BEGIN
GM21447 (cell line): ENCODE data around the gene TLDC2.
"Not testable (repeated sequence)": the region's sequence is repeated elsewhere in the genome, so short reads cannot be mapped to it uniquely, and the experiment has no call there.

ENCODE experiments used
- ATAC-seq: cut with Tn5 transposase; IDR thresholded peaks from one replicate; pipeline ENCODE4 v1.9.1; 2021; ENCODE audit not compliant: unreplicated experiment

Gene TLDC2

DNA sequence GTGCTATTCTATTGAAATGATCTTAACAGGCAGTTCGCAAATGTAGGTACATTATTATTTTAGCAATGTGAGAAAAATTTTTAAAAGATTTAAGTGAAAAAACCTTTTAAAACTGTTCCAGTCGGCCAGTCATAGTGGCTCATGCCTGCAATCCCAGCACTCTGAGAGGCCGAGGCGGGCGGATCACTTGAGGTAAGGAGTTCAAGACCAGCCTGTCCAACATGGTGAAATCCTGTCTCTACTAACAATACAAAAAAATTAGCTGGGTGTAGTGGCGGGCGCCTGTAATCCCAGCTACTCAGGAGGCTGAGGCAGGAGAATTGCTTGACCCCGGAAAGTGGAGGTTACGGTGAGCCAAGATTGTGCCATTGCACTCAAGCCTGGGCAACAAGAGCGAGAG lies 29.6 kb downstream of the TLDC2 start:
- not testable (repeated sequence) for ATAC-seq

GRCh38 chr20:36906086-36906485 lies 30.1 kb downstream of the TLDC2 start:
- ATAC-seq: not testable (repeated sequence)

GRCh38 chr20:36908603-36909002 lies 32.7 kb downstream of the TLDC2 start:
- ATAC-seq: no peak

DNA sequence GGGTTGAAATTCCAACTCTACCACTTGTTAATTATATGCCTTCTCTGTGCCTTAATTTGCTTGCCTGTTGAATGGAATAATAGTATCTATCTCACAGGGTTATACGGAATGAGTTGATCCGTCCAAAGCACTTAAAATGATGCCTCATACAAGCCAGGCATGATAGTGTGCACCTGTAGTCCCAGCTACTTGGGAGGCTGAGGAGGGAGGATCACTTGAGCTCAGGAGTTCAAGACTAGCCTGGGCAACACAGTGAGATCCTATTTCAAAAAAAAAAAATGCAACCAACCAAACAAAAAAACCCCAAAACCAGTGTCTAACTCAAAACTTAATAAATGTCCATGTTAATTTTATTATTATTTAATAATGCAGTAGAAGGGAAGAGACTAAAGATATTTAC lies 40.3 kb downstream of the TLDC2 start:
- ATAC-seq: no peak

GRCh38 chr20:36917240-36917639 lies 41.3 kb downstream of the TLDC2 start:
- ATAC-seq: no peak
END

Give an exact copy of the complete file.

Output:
GM21447 (cell line): ENCODE data around the gene TLDC2.
"Not testable (repeated sequence)": the region's sequence is repeated elsewhere in the genome, so short reads cannot be mapped to it uniquely, and the experiment has no call there.

ENCODE experiments used
- ATAC-seq: cut with Tn5 transposase; IDR thresholded peaks from one replicate; pipeline ENCODE4 v1.9.1; 2021; ENCODE audit not compliant: unreplicated experiment

Gene TLDC2

DNA sequence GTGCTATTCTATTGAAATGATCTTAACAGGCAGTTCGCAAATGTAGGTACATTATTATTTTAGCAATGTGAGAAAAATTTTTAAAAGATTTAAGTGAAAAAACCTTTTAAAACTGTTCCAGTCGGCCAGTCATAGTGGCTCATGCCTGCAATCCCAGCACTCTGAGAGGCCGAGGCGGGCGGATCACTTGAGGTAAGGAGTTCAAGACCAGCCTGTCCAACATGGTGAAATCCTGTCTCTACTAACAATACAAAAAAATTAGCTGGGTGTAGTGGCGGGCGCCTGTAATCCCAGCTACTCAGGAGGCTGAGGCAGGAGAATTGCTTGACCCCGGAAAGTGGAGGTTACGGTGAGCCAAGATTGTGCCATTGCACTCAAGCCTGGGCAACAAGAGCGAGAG lies 29.6 kb downstream of the TLDC2 start:
- not testable (repeated sequence) for ATAC-seq

GRCh38 chr20:36906086-36906485 lies 30.1 kb downstream of the TLDC2 start:
- ATAC-seq: not testable (repeated sequence)

GRCh38 chr20:36908603-36909002 lies 32.7 kb downstream of the TLDC2 start:
- ATAC-seq: no peak

DNA sequence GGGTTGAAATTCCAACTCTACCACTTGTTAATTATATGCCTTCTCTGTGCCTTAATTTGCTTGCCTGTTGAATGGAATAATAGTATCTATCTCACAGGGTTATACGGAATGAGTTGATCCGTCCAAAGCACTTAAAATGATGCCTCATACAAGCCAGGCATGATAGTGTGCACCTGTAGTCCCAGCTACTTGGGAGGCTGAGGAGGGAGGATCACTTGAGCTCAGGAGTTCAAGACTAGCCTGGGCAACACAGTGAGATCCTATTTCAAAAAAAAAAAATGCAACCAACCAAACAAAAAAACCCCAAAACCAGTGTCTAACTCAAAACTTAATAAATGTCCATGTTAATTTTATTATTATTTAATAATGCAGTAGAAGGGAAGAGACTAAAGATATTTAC lies 40.3 kb downstream of the TLDC2 start:
- ATAC-seq: no peak

GRCh38 chr20:36917240-36917639 lies 41.3 kb downstream of the TLDC2 start:
- ATAC-seq: no peak